7 MARCH 1885, Page 39


NOTHING could be a more striking proof of the advance which has taken place in the position of women during the last halfcentury than the appearance of this book. It consists of a series of essays written, with one or two exceptions, by women. The writers represent the various nations of Europe, including even Poland and Bohemia, and describe the position of women and the history of the efforts to improve it which have been or are being made in their respective countries. Such a book would have been an impossibility a few years ago. The only answer which the editor would have got to his applications for essays would bare been that which the Friend of Humanity in the Anti-Tacobin got from the needy knife-grinder, " Story ? God bless you, I have none to tell, Sir." The tale, if told, would have been a dull repetition of some chronicle of domestic drudgery or fashionable idleness. The history of woman's rights would simply have been a catalogue of woman's wrongs. In fact, except for a partial emancipation in France during the extreme Revolutionary period, the subjection of women to men, and the denial of independent civil or industrial rights, were universal throughout Europe. Probably there were then, owing to the action of marriage-settlements, more women of the English upper classes enjoying independent rights than those of any other nation; but even in England the legal doctrine of the subjection and seclusion of women was the rule. Now it is either abrogated or being vehemently attacked in every country from the Thames to the Tigris, and from Christiania to Cadiz. On the whole, it has been attacked with the greatest success in England. The passing of the Married Women's Property Act in 1832, and the overwhelming vote of the Convocation of the University of Oxford in favour of the admission of women to the ordinary examinations last year—the latter of which incidents is not noticed at all, and the former only in a note, although the book was only published near the end of the year—show that in the two great points of the right to property, and education, public opinion has finally decided in favour of the claims of women. But England is, unfortunately, not ahead all along the line. Notwithstanding the opening of the Postal and Telegraph services to women ; notwithstanding the recognition of women's intellectual powers in the long line of English literary geniuses, from Miss Austen to George Eliot ; notwithstanding Mrs. Somerville mathematical power and Miss Ormerod's scientific fame, some of the professions are still closed to women. It is a curious fact that the little Republic of Switzerland, the newly-created Kingdom of Italy, and even the semi-civilised Empire of Russia, were all ahead of England in this respect. The women who were till lately excluded from medical study and medical degrees in England took refuge in Zurich ; the University of Padua creates doctoresses of medicine now as in the Middle Ages ; while, oddly enough, in Russia there are two hundred and fifty female physicians, fiftytwo of them in St. Petersburg alone. The reason of this is curious, and shows how even the nipping wind of bureaucratic autocracy may sometimes blow good. The general position of women in Russia is, as might be expected, infinitely behind that of any other country in Europe. The pairia poteatas of ancient Rome is still in full force in Russia. The daughter, like the son, is still absolutely subject to the father's power. The son escapes, as in Rome, only by entering the service of the Emperor ; the daughter only by marriage. But the daughter on marriage merely transfers her allegiance, and falls in /imam yiri; she passes under the power of her husband, for "one person cannot reasonably be expected to satisfy two such unlimited powers as that of the husband and that of the parents." She may not marry without her parents' consent. When she does marry, nothing but Siberia, five years' absence, or "the husband's adultery, established by two witnesses present when the crime was committed," can release her. She can never leave the husband even for a visit to a friend for a single day without a pass or passport signed by him, which has to be sent to the police to be visded. "It depends entirely upon the husband to name the term for which the pass is good, and when it expires, the wife must return or get it renewed Among the workingclasses, the wife or daughter often obtain their pass only after paying a stipulated sum to the husband or father." Restitution of conjugal rights—abominable enough in England when made by decree of the Court, as it would have been until last year—in Russia took the form simply of arrest by the police, and the reconsignment of the unhappy woman to the dungeon of her domestic tyrant. Yet, curiously enough, this wretched slave was entitled to her own property, if she had any ; and could, as an owner, vote—not, indeed, in person, but through a male representative —for the Municipal Council. She can also, in certain cases, appeal to the Mir, or village community, against her husband; but as the Mir is male, it but rarely takes the woman's side. But the autocratic Government were in want of teachers for the new classical schools that Count Tolstoi wanted to introduce, and the War Department needed surgeons for the Army and Navy. In the dearth of other intellectual material, in 1867 the girls at school began to be taught Latin and Greek, to fit them to become teachers of those languages ; in 1878 women's classes were opened in St. Petersburg, and in 1882 nine hundred young women were undergoing this quasi-university education. About 1870 the Academy of Medicine, which was under the War Ministry, was thrown open to women, at first as midwives, but eventually as regular medical practitioners ; and no less than twenty women were employed as surgeons during the Turko-Russian War, while in 1882 the large number of two hundred and fifty were, as we have said, practising in Russia. Of late, under the guise of economy, a reaction has set in, and no more students are to be received ; but it is believed that the Municipality of St. Petersburg will come to the rescue, and that a Women's Medical College will also be established in Moscow. Whether, however, in its recent panic against knowledge, the Russian Government will let this scheme be carried out, is more than doubtful. Meanwhile, it appears that at the Universities of Geneva and Zurich the female students are principally Russians, and that the great majority of them study, not letters, but science and medicine. This fact is quite in opposition to the general notions entertained of women's aptitudes and powers, both in the States and in England. But that women have aptitude and power in those subjects is singularly shown by a recent competition for Fellowships in the University of France, of which M. Ernest Legouve reports:—" The papers of the scientific candidates were greatly superior to those of letters. This result contradicts a very general opinion, which I myself have strongly supported, that scientific studies, the abstract sciences, and mathematics, must hold a subordinate place in women's education, because they are incompatible with the nature of the female intellect. We have been mistaken." On the other hand, that women are not unfitted for literary education and work would appear from the curious question asked by the last Italian Educational Commission,—" Whence does it arise that in what concerns composition and style, girls' schools present an incontestable superiority ?" The truth appears to be that intellectually, during the period of life devoted to education, there is little if any difference between the capacities of the sexes. At all events, the equal necessity of developing what capacities women do possess, is being recognised in every country in Europe. In France, as is well-known, it has been settled that High Schools for Girls are to be established throughout the country on the same footing as for boys. In Denmark, women were admitted to the University of Copenhagen in 1875; but they are still excluded from intermediate schools, though these are supported by the State. In Norway, which composedly lags behind the rest of the Scandinavian nations, the University was thrown open to women in 1882. The same has been done even in Spain, though there they are given certificates only, not degrees. In Portugal, intermediate and higher education is denied to girls ; but primary instruction is given, though with a somewhat niggard hand, as it appears that for a quarter of a million women who can read and write, more than two millions can do neither. In Bohemia, as long ago as 1863, Prague opened a High School for Girls. In Austria, Lyceums for Girls do what the Gymnasia do for boys, though they are not admitted to the University of Vienna. Germany, with its autocratic Government, naturally lags behind. Girls are given primary instruction, but neither Municipality nor State will establish Secondary Schools for them, nor admit them to University training, except at Heidelberg and Leipsic, where they are not allowed to pass the examinations. But it is a hopeful sign that in Germany, where as a rule if the State does nothing, nothing is done, private enterprise, acting chiefly through a Society for the Promotion of the Employment of Women, has come to the rescue, and started commercial, artistic, and workingschools for girls. As education must in these days precede employment, this educational progress all along the line is a hopeful sign.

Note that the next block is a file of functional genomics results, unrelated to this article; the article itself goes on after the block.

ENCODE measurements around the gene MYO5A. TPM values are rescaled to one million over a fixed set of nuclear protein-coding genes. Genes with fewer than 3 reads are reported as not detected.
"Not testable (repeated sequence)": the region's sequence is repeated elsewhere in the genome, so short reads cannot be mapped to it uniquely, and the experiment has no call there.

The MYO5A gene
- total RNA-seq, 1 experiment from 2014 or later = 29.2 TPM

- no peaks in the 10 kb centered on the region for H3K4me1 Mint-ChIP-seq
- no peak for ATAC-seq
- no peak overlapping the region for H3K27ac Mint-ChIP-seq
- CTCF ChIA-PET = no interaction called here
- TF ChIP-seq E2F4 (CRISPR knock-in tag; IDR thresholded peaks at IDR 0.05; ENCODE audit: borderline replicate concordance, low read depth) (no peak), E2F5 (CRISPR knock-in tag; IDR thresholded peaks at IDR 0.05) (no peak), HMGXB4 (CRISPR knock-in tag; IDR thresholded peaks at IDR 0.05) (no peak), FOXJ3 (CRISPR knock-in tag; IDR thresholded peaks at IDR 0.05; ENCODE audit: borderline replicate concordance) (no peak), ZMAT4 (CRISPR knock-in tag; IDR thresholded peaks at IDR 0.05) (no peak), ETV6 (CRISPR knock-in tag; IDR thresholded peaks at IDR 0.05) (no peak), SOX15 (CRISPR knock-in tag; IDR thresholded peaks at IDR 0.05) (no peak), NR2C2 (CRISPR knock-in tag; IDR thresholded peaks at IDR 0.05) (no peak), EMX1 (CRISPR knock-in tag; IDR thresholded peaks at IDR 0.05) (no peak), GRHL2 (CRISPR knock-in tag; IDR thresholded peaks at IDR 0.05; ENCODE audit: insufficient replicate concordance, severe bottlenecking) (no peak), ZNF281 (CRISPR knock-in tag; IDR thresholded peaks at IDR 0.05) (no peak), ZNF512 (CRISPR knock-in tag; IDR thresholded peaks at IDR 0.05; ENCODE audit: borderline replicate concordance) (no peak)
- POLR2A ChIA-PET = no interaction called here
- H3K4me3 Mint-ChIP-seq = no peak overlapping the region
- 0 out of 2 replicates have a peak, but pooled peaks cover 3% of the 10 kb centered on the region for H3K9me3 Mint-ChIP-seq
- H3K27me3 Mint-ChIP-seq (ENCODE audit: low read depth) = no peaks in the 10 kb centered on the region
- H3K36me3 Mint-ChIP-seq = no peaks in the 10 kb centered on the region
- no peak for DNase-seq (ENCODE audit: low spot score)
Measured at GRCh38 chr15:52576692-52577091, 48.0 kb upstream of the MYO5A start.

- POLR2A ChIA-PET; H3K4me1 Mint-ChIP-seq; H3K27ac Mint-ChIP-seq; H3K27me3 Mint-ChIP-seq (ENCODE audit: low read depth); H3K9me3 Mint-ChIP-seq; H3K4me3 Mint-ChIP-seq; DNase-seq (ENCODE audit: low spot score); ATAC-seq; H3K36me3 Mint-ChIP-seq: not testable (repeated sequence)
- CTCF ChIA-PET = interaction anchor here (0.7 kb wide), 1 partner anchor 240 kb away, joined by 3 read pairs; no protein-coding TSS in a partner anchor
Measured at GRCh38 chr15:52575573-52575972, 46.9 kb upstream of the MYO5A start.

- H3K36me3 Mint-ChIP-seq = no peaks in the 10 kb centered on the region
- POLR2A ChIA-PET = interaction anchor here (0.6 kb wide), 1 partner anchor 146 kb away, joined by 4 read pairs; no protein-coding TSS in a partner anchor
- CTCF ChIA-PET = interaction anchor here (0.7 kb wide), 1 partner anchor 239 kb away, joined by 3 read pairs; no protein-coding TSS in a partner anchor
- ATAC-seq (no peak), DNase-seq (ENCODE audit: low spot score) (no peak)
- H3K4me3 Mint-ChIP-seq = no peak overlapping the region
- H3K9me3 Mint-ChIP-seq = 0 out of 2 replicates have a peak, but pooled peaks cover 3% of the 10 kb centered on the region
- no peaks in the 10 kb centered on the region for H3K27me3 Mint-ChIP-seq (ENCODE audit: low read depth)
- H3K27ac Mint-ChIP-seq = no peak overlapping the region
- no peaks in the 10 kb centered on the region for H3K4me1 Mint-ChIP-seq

Similar, though slighter, progress has taken place in regard to the ownership and the right to acquire ownership of property possessed by wives. The doctrine of the perpetual tutelage of women, inherited from the Roman law, and reintroduced into the greater part of Europe by the Code Napoleon, has been abrogated in Switzerland, in imitation of the Canton of Geneva, which never admitted it and was finally abolished in 1881. Consequently, in Switzerland women have even greater rights in regard to property than they possess in England, for England still holds to the antique injustice of the feudal law, and denies to daughters the right to rank with sons in the inheritance of land ; while it is only wives married since January 1st, 1883, who are entitled to their own property. In Denmark, an Act was passed in 1880 which gave women a similar limited right of property to those conferred in England in 1872. In 1874 Sweden, which had previously placed women on an equality with men in regard to inheritance, passed a similar limited Married Women's Property Act. In Norway, Bills for the same purpose are regularly defeated, but the practice of settlements is growing. In Russia, as we have seen, married women have long enjoyed the right to own property. The same is true of Bohemia ; and now in Austria generally women are on an equality with men. But in France, Italy, Spain, Portugal, Belgium, even in Holland and Germany, the Code Napoleon still prevails. Giving a pretended community of goods to husband and wife, it practically hands over the control to the husband. Even more emphatically than in England before 1882, because in these countries marriage-settlements are rare, the husband may say to the wife, " All that's yours is mine, and all that's mine's my own." A few slight modifications have been made of late in regard to the power of women to protect their share of the community of goods against spendthrift husbands, but practically the extreme rigour of the law prevails, and the property of married women is at the mercy of their husbands. The growing disposition, however, to educate and to employ women in industrial pursuits, checked for a time in Germany,—where the unjust spirit of the administration shows itself in refusing any longer to take women as post-office and railway and telegraph clerks,—must tend to raise and improve the position of women as regards property and person everywhere. The publication of this book may well help that progress. It shows every country how much it has to learn from others. If it shows others how much they have to learn from England in most respects, at the same time it shows England how much she may learn from others in other respects,—as, for instance, in the equality of women to men in respect of inheritance from France and Sweden, and in the equality in respect of guardianship of children from Italy. One thing at least is established by the present volume,—that, on the whole, taking into account the laws of property, the laws of marriage, and the laws of persons, and looking at their educational, industrial, and municipal status, the position of women in the various nations of Europe in the main varies with the civilisation and activity of the nation ; and it is no small matter of national pride that, on the whole, judged by this test, England stands at the head of Eurqe.